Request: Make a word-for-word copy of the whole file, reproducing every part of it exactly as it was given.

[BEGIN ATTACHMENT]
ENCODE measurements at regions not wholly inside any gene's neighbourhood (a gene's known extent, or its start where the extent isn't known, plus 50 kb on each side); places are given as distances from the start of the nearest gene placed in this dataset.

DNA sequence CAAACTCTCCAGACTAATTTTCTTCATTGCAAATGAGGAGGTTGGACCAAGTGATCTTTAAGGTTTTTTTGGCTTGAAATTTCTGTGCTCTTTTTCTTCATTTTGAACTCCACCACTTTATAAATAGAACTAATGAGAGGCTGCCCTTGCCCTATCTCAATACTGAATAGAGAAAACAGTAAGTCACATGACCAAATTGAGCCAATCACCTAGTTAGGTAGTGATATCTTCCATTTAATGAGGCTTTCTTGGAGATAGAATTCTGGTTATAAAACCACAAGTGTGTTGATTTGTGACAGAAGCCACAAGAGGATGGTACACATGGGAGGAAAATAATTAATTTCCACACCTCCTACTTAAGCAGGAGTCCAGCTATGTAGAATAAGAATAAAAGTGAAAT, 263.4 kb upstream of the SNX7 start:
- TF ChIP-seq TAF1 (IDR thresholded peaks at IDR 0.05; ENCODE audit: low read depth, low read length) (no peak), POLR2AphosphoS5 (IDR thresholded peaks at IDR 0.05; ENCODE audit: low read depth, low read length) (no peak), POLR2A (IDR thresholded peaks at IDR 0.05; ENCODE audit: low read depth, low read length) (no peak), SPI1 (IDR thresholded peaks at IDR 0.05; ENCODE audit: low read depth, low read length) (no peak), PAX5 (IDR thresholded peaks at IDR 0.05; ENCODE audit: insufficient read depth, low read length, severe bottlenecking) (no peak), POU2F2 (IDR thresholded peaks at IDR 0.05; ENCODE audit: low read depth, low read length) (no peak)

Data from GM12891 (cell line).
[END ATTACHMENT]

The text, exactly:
ENCODE measurements at regions not wholly inside any gene's neighbourhood (a gene's known extent, or its start where the extent isn't known, plus 50 kb on each side); places are given as distances from the start of the nearest gene placed in this dataset.

DNA sequence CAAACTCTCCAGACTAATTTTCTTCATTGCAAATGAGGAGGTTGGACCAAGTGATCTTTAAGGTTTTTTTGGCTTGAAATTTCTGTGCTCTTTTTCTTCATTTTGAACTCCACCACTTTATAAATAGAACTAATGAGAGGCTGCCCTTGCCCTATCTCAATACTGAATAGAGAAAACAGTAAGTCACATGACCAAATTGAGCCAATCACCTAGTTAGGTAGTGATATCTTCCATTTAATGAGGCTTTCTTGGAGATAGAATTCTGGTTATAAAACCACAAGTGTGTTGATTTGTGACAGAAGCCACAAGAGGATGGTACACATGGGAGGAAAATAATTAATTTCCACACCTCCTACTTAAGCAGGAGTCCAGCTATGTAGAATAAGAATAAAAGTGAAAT, 263.4 kb upstream of the SNX7 start:
- TF ChIP-seq TAF1 (IDR thresholded peaks at IDR 0.05; ENCODE audit: low read depth, low read length) (no peak), POLR2AphosphoS5 (IDR thresholded peaks at IDR 0.05; ENCODE audit: low read depth, low read length) (no peak), POLR2A (IDR thresholded peaks at IDR 0.05; ENCODE audit: low read depth, low read length) (no peak), SPI1 (IDR thresholded peaks at IDR 0.05; ENCODE audit: low read depth, low read length) (no peak), PAX5 (IDR thresholded peaks at IDR 0.05; ENCODE audit: insufficient read depth, low read length, severe bottlenecking) (no peak), POU2F2 (IDR thresholded peaks at IDR 0.05; ENCODE audit: low read depth, low read length) (no peak)

Data from GM12891 (cell line).